Child labor exists in every region of the world, depriving children of education, exposing them to danger, and reinforcing inter-generational cycles of poverty. Governments and other actors tackle the problem through a variety of methods, including initiatives that strengthen legal protections and enforcement mechanisms, address poverty, improve access to education, and mobilize public support for children’s rights. In 2015, LWOB, in collaboration with Winrock International and Verité, launched work on the CLEAR II project (Country Level Engagement & Assistance to Reduce Child Labor II). The four-year seven-country project provided technical support to government and civil society stakeholders to address child labor issues through a multi-faceted approach which includes policy analysis, capacity building to support child monitoring and enforcement efforts, development of National Action Plans to eliminate child labor, and mainstreaming child labor into social policies and programs. The project kicked off in Nepal with an analysis of Nepalese laws relating to child labor with the goal of bringing their laws into compliance with international standards on child labor. A Legal Review Committee (LRC) was formed to review the recommendations at a legislative analysis workshop. LWOB and its partners continue to conduct comprehensive assessments of the child labor laws currently in place in specific countries in the Caribbean, Africa and Asia by analyzing relevant international agreements, and conducting workshops designed to support in-country efforts to harmonize their child labor laws with current international standards.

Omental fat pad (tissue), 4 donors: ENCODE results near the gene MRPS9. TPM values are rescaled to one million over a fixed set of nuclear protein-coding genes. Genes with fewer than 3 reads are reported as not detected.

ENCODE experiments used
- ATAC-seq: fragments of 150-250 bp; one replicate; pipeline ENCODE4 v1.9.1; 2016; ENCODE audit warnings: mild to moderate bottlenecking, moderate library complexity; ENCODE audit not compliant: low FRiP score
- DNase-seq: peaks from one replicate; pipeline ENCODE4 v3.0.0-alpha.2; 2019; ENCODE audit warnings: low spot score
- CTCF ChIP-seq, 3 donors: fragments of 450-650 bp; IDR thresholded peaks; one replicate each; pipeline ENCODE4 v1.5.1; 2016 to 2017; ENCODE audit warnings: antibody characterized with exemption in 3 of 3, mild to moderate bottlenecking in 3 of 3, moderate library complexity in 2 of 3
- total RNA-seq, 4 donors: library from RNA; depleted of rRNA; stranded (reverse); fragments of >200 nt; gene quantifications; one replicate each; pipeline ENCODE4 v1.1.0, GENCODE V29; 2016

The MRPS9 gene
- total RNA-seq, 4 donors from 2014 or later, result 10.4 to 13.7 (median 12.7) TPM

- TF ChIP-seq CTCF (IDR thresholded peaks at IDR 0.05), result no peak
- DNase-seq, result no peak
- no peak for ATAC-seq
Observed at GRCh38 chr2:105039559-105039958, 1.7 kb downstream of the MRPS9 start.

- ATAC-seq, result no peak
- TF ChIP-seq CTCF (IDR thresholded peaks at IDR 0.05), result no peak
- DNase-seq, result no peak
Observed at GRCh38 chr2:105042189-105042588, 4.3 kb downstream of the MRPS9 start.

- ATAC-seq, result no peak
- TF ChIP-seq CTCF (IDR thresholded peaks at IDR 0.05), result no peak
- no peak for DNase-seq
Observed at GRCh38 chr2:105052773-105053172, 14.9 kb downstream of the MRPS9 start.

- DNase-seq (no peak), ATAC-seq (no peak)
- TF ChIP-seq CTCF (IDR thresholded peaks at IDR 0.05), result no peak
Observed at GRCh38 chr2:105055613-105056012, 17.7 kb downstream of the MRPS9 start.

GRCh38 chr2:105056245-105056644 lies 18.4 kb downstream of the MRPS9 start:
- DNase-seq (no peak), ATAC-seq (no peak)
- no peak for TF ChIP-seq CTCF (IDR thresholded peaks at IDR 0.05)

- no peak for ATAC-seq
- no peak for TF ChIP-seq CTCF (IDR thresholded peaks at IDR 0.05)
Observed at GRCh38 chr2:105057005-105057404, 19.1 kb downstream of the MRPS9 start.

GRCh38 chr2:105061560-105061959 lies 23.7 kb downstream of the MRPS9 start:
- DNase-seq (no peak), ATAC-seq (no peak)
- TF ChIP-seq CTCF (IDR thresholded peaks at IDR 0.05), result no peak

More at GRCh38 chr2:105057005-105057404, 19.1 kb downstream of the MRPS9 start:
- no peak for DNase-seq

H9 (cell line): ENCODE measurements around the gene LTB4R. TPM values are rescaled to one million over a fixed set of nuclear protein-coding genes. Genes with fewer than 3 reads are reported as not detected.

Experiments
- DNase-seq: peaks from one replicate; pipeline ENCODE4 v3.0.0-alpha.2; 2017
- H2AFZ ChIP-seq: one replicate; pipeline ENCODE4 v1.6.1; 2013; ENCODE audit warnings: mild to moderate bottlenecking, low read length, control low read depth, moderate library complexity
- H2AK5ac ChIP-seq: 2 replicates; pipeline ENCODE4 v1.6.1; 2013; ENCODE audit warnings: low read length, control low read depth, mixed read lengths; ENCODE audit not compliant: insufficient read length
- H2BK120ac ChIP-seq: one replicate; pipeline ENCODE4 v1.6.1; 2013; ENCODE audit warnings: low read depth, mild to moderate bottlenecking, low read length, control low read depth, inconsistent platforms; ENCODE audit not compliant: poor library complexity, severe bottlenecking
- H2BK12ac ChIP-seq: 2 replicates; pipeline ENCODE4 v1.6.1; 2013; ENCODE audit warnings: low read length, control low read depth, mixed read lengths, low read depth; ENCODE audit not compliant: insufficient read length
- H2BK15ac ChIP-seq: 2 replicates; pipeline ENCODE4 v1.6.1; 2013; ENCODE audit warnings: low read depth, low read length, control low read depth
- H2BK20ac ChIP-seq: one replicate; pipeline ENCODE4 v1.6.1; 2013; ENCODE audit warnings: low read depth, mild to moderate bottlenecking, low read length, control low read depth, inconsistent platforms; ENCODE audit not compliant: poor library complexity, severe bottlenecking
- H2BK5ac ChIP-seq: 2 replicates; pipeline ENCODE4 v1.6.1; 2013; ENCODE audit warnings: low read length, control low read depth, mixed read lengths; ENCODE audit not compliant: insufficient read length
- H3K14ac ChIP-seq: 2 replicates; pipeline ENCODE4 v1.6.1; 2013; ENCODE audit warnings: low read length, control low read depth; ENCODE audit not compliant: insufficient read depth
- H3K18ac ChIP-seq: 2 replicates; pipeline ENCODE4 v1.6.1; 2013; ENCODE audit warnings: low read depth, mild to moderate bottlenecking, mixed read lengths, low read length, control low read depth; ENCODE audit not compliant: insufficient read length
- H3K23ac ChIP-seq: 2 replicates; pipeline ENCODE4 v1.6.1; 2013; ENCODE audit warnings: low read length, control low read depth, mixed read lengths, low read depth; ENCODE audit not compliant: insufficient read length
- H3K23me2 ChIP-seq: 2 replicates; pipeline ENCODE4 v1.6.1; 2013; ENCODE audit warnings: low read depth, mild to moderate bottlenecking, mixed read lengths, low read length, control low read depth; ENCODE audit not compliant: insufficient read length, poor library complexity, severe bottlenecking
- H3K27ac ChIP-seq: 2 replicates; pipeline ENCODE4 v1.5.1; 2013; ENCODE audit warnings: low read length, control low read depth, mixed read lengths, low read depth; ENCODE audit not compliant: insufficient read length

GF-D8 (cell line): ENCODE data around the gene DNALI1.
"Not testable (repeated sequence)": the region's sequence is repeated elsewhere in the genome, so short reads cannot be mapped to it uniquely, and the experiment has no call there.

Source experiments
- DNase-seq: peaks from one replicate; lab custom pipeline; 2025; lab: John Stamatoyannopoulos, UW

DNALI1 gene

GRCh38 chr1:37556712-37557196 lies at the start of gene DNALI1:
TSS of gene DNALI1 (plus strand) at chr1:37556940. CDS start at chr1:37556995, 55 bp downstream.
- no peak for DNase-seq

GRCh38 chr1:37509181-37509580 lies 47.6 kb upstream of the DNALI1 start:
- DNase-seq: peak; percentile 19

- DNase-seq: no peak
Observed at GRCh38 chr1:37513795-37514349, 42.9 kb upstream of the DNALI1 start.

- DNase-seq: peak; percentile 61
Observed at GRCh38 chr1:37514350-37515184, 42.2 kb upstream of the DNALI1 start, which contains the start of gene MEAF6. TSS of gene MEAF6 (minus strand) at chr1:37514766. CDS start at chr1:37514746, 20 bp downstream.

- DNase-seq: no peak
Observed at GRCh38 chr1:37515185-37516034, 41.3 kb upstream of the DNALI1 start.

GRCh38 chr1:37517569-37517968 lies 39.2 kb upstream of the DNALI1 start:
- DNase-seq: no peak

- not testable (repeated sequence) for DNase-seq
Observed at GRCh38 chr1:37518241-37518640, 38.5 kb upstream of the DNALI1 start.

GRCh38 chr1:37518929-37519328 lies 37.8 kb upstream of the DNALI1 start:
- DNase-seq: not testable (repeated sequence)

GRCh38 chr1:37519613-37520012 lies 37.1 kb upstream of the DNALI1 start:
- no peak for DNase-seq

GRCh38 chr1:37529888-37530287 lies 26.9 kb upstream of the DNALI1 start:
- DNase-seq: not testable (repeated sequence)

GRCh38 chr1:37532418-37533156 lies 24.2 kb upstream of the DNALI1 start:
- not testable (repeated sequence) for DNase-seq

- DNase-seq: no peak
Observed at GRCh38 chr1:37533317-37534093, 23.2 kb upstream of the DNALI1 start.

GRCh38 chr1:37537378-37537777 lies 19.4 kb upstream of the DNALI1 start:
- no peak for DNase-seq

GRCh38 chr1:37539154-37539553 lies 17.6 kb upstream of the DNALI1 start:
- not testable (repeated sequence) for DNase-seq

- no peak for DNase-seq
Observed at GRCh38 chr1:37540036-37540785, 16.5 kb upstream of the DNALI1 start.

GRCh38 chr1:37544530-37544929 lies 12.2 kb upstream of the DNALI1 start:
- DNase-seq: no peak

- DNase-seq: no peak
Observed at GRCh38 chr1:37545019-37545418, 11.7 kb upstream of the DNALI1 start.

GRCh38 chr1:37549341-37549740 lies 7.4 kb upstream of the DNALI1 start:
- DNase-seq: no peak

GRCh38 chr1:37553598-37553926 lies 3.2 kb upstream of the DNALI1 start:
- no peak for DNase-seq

LWOB is also working with Winrock International and Partners of the Americas to implement the U.S. Department of Labor-funded project ATLAS: Attaining Lasting Change for Better Enforcement of Labor and Criminal Law to Address Child Labor, Forced Labor and Human Trafficking. ATLAS works towards three interrelated outcomes: (1) strengthened labor and/or criminal legal frameworks concerning child labor, forced labor, and/or human trafficking by helping stakeholders gain the authority to act; (2) improved enforcement of labor and/or criminal frameworks by strengthening stakeholders’ capacity to act; and (3) increased coordination among law enforcement and social protection entities, which ensures that stakeholders have the mechanism to be effective.
The ATLAS project will be working in Thailand, Paraguay, and at least two other countries over a minimum of four years. To date, the ATLAS team has been preparing for in-country programming by developing a Body of Knowledge, conducting Pre-Situational Analyses, and holding activity-planning meetings. In-country trainings and workshops are scheduled to begin by the end of 2020.